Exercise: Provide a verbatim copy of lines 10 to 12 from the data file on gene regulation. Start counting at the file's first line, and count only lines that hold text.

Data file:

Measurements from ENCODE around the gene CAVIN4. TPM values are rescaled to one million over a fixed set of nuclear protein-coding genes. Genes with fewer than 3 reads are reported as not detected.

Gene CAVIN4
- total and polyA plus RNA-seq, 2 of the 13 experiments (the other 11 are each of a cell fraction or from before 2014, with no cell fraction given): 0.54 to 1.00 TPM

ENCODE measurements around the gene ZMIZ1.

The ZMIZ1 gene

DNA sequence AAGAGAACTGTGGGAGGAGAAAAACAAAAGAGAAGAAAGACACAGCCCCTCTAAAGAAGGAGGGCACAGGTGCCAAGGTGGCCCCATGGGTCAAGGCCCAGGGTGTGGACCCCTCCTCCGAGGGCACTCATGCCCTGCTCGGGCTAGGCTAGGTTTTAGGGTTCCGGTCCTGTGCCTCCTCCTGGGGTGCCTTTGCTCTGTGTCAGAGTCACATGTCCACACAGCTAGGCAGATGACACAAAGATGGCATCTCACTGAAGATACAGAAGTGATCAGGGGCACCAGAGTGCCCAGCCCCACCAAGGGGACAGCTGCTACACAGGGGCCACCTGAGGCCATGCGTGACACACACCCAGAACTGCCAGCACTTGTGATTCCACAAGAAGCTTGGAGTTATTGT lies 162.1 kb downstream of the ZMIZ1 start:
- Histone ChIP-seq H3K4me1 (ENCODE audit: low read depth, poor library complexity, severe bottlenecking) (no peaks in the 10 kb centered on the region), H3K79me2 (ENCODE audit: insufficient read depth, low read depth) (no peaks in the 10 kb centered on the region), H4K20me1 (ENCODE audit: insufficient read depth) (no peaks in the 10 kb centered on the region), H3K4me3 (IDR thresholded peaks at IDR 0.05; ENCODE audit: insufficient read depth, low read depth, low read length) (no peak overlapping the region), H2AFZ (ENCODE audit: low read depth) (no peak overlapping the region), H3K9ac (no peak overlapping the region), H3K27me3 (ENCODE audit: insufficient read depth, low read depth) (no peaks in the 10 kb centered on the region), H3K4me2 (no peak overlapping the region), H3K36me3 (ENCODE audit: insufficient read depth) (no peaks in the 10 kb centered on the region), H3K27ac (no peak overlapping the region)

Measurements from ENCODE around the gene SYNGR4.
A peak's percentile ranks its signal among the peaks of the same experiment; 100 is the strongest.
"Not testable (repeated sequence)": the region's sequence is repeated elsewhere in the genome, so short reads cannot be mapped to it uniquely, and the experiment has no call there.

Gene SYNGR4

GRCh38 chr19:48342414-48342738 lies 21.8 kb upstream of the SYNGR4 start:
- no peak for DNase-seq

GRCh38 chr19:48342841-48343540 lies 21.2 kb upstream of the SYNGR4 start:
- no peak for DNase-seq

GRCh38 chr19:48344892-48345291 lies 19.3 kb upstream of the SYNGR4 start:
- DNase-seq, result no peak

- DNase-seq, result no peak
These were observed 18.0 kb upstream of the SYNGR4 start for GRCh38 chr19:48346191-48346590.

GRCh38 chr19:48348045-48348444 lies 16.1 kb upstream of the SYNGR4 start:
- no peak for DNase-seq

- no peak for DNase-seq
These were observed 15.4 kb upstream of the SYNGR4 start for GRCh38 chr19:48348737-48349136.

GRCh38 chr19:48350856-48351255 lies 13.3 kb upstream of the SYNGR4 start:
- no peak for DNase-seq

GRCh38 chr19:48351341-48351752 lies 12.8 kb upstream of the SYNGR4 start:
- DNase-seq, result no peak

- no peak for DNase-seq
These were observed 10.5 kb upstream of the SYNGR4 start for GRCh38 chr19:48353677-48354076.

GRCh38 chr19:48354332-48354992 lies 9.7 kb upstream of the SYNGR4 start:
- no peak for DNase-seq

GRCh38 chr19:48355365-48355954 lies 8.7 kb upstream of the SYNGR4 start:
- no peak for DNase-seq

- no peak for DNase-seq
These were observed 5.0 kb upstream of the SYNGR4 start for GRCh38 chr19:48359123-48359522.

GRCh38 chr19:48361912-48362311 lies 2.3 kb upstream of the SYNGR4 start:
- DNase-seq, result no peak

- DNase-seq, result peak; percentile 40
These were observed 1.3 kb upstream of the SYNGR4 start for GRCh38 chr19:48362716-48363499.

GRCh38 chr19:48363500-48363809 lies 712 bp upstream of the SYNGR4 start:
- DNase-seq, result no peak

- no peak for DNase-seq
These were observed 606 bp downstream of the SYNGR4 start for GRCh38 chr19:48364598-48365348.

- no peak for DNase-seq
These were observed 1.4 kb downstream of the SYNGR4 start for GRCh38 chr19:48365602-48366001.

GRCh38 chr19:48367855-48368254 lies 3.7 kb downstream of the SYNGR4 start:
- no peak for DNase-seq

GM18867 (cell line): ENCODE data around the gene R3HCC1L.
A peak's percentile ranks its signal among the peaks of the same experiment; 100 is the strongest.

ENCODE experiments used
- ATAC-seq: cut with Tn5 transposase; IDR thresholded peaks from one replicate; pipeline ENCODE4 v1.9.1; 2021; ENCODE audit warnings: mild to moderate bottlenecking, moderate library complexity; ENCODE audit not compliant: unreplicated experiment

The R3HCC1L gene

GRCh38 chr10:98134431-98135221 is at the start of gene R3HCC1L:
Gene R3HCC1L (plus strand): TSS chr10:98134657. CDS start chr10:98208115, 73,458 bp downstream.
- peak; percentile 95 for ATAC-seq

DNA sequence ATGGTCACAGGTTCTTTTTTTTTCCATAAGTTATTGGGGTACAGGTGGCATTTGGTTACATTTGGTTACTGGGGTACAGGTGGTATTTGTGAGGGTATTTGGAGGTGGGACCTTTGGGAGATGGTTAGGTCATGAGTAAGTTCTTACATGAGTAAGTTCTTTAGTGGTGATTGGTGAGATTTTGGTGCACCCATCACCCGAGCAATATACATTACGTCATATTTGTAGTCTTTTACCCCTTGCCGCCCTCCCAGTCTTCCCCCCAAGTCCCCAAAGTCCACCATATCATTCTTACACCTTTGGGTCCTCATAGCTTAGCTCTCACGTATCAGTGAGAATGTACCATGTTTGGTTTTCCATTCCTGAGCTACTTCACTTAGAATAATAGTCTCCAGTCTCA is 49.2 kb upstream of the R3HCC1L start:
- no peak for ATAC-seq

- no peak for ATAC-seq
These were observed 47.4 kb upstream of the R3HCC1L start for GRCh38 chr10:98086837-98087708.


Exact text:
"Not testable (repeated sequence)": the region's sequence is repeated elsewhere in the genome, so short reads cannot be mapped to it uniquely, and the experiment has no call there.

Gene SYNGR4

GRCh38 chr19:48342414-48342738 lies 21.8 kb upstream of the SYNGR4 start: